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2001 Annual Science Report

Virtual Planetary Laboratory (JPL/CalTech) Reporting  |  JUL 2000 – JUN 2001

Astronomical Detection of Biosignatures From Extrasolar Planets

4 Institutions
3 Teams
0 Publications
0 Field Sites
Field Sites

Project Progress

Astronomical Detection of Biosignatures from Extrasolar Planets (dm)

Motivated by recent discoveries of a multitude of extrasolar planets, NASA has initiated a series of studies for space-based observatories that will be able to search for life on these worlds. To optimize the designs of these NASA missions, and to ultimately interpret the data that they return, we need to be able to recognize habitable worlds and to discriminate between planets with and without life.

The principal goal of this new research is to learn how to recognize the presence of life on extrasolar planets by identifying the signatures of life in their spectra. To achieve this goal, we will develop a suite of innovative modeling tools to simulate the environments and spectra of extrasolar planets. The modeling tools will constitute a Virtual Planetary Laboratory, which will be used to explore the plausible range of atmospheric compositions and globally-averaged spectra for early Earth, other planets in our solar
system, and for extrasolar planets both with and without life. The results of this research will provide an improved understanding of the range of atmospheric compositions that are possible for planets with and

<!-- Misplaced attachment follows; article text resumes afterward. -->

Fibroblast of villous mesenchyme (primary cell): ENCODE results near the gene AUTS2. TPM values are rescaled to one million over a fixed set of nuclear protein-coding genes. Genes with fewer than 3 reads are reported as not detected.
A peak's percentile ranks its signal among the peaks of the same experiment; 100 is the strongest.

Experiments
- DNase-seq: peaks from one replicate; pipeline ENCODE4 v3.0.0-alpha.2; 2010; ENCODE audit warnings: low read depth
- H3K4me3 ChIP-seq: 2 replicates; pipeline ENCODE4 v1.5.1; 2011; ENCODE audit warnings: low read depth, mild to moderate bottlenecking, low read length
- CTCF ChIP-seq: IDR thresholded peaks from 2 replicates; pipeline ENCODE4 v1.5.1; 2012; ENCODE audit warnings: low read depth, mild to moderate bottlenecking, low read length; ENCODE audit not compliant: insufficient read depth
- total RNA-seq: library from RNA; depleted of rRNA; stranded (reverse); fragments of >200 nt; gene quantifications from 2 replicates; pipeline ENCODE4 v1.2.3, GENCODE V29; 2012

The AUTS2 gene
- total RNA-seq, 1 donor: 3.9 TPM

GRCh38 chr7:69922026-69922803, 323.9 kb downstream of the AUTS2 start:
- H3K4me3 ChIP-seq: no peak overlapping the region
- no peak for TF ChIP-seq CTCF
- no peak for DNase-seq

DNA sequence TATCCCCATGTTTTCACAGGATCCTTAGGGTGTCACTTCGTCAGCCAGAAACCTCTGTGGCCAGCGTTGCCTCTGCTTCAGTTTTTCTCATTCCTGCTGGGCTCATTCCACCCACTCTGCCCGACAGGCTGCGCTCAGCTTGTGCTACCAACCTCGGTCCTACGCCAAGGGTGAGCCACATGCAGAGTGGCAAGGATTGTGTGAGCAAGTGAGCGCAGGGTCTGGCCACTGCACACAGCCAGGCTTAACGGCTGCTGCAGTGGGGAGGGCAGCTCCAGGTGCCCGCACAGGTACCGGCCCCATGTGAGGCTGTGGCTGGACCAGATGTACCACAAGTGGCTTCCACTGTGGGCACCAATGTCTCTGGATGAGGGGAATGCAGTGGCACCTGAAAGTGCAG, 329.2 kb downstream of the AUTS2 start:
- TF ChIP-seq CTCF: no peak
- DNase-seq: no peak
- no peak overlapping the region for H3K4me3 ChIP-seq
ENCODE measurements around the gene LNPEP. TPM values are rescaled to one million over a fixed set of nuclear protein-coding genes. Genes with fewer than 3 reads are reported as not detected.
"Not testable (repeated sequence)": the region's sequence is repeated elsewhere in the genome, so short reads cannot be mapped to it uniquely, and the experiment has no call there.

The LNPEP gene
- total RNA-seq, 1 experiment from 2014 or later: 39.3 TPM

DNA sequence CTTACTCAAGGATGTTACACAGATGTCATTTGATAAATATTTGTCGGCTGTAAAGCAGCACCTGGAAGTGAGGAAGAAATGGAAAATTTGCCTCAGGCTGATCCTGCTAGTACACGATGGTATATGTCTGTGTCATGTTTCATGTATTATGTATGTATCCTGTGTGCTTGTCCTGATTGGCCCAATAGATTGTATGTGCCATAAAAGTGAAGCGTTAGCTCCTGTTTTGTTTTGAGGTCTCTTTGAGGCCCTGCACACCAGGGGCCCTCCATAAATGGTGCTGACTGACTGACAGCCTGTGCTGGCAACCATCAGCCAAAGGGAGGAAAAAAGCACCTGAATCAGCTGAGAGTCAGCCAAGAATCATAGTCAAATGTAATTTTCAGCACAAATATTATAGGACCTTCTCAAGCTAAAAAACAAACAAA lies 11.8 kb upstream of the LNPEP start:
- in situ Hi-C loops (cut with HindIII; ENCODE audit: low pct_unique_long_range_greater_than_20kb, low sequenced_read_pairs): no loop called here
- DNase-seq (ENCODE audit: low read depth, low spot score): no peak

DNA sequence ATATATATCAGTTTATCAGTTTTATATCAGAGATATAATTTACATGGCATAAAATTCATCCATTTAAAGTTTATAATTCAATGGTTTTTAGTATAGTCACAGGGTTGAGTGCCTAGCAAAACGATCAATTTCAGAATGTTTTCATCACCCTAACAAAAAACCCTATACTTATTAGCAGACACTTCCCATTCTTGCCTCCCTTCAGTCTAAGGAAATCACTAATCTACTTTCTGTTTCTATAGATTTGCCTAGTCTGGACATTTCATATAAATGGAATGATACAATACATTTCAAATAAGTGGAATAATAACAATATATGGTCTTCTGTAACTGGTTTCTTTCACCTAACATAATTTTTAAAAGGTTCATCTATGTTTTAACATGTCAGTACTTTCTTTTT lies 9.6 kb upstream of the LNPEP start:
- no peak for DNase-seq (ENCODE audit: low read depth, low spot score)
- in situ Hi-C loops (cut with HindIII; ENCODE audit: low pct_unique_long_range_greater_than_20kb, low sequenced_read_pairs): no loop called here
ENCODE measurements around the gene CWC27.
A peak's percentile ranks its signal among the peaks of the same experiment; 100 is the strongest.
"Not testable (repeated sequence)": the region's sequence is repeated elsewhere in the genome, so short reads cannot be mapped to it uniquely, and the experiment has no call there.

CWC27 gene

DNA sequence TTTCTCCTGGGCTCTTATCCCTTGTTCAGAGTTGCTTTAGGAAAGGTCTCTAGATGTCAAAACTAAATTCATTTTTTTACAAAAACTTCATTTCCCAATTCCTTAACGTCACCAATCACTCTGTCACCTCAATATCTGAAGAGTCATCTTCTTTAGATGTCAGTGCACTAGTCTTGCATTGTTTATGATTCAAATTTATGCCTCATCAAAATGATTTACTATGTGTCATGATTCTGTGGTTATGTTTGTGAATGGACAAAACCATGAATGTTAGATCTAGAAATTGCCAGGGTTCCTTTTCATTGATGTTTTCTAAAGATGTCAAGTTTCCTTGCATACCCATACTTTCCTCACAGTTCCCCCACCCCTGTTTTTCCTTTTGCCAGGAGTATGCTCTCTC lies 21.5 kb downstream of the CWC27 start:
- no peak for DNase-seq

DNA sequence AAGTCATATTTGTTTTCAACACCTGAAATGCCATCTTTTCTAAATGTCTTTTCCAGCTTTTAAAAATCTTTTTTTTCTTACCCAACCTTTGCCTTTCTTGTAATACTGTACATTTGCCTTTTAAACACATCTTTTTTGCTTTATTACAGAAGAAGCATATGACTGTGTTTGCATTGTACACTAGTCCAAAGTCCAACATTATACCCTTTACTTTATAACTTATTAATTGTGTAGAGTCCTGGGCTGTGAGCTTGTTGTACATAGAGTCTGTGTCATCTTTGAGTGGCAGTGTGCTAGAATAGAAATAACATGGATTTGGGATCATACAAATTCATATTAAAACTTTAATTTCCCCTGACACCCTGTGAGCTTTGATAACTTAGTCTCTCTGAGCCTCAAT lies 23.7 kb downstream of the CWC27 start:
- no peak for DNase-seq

without life, and will help to quantify the effect of life on the atmospheric spectrum and composition of a planet. The models will also provide a comprehensive spectral catalog, a “menu” of biosignatures,
which will be used to determine the optimum wavelength range, spectral resolution, and sensitivity required to remotely sense the signs of life in the atmosphere or on the surface of another world. This study will provide recommendations for the design and optimization of the search strategies for future NASA planet detecting and characterizing missions such as TPF and Life Finder.

    Victoria Meadows
    Project Investigator

    Mark Allen

    Linda Brown

    Martin Cohen

    David Crisp

    Amir Fijany

    Wesley Huntress

    James Kasting

    Cherilynn Morrow

    Kenneth Nealson

    Mark Richardson

    Robert Rye

    Norman Sleep

    Michael Storrie-Lombardi

    Thangasamy Velusamy

    Yuk Yung

    Kevin Zahnle

    Keliann LaPorte
    Doctoral Student

    Objective 5.0
    Describe the sequences of causes and effects associated with the development of Earth's early biosphere and the global environment.

    Objective 6.0
    Define how ecophysiological processes structure microbial communities, influence their adaptation and evolution, and affect their detection on other planets.

    Objective 12.0
    Define climatological and geological effects upon the limits of habitable zones around the Sun and other stars to help define the frequency of habitable planets in the universe.

    Objective 13.0
    Define an array of astronomically detectable spectroscopic features that indicate habitable conditions and/or the presence of life on an extrasolar planet.

    Objective 14.0
    Determine the resilience of local and global ecosystems through their response to natural and human-induced disturbances.